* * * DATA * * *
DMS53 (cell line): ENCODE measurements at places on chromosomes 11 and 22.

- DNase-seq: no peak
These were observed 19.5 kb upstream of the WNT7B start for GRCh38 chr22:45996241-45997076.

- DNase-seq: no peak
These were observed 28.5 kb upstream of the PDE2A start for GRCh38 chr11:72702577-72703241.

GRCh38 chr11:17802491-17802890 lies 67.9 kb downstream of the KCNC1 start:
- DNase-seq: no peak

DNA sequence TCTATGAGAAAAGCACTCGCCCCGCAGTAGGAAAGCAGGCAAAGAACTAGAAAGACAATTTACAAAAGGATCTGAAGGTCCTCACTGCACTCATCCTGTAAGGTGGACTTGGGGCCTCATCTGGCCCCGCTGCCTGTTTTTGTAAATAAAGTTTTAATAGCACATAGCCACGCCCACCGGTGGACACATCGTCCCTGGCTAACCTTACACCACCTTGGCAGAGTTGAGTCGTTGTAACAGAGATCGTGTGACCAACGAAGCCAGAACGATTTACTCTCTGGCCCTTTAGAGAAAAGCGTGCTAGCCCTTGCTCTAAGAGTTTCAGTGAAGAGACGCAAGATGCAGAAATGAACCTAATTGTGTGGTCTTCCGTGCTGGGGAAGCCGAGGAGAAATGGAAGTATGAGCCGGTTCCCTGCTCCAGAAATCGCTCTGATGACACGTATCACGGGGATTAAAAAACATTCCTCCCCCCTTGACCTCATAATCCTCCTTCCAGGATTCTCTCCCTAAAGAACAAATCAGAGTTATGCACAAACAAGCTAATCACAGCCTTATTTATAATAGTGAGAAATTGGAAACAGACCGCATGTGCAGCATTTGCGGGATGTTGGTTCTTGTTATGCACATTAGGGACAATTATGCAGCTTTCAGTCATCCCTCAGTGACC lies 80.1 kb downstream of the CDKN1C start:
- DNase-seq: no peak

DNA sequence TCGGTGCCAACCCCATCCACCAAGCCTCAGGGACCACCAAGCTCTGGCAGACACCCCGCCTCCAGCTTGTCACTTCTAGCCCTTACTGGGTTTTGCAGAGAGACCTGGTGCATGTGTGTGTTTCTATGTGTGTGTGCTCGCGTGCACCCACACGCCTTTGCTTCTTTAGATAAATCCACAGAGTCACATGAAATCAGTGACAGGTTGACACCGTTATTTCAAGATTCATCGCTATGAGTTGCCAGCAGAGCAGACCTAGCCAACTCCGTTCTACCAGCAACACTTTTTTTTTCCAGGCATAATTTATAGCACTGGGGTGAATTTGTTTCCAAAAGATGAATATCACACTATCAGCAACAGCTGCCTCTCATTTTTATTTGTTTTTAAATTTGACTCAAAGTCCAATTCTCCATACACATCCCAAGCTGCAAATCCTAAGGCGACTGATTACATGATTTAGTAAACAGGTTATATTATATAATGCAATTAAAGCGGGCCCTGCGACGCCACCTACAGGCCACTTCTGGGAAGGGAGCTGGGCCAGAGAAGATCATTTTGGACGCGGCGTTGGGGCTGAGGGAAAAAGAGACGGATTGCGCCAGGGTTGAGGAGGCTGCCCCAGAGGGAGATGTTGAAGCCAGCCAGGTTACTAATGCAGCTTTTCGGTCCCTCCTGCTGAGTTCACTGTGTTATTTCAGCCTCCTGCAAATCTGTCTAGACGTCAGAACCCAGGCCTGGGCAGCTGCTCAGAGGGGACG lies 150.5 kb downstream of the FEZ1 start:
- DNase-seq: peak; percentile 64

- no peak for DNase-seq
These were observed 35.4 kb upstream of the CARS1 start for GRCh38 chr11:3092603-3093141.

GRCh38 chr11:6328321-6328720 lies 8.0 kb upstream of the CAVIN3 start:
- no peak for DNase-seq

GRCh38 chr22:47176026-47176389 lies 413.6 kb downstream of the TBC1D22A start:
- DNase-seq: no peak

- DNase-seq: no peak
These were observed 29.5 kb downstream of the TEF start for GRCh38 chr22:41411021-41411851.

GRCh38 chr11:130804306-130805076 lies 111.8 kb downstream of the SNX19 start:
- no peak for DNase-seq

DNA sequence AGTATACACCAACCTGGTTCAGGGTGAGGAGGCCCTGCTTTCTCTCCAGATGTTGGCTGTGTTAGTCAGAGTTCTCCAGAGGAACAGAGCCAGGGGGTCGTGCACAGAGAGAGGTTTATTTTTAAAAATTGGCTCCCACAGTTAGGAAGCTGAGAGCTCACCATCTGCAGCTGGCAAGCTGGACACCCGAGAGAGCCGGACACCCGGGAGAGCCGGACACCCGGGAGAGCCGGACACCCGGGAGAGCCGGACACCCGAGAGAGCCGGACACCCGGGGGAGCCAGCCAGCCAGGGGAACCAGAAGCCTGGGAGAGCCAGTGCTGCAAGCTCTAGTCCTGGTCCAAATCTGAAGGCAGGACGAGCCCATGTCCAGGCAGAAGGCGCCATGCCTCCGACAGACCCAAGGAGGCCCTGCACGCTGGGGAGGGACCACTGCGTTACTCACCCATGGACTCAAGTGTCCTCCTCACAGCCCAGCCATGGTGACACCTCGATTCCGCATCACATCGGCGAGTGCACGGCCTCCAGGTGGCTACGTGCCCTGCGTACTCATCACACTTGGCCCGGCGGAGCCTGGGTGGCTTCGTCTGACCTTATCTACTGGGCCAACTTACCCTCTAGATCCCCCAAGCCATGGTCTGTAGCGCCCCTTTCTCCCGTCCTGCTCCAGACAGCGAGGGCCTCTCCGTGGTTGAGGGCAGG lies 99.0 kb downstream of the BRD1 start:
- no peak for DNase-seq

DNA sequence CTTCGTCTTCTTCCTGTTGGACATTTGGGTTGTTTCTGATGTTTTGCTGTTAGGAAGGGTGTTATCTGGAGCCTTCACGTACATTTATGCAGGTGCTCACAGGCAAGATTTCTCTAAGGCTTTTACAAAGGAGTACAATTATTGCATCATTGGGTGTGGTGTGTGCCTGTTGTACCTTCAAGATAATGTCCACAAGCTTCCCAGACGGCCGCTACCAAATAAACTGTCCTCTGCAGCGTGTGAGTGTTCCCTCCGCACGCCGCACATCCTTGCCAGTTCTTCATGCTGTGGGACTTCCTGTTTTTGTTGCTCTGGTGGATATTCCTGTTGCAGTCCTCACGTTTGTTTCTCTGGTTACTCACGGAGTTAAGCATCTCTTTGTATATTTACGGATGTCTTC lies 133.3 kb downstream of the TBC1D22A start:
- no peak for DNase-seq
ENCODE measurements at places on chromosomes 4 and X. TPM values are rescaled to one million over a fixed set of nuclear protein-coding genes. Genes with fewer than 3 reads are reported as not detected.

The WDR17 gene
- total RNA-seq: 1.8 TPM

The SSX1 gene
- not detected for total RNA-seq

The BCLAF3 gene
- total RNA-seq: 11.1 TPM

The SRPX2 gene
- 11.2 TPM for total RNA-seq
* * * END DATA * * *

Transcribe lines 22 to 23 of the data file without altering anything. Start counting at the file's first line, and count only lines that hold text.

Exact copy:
DNA sequence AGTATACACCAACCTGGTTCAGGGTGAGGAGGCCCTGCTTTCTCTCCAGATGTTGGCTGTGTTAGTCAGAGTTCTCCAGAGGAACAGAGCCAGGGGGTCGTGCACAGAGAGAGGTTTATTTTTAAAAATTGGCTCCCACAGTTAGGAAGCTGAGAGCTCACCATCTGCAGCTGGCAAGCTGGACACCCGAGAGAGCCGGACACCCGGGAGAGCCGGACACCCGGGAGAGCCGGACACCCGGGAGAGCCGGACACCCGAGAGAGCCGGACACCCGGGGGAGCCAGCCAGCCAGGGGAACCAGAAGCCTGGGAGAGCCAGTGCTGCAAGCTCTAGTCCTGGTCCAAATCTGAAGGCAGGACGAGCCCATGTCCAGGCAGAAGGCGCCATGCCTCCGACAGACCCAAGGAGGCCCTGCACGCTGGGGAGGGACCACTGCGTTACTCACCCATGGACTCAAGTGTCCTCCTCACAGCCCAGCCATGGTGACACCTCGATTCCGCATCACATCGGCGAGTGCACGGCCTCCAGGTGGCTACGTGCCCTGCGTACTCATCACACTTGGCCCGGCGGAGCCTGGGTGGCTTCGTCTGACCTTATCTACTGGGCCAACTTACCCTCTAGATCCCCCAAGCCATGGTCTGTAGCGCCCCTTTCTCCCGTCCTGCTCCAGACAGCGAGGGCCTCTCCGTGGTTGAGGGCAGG lies 99.0 kb downstream of the BRD1 start:
- no peak for DNase-seq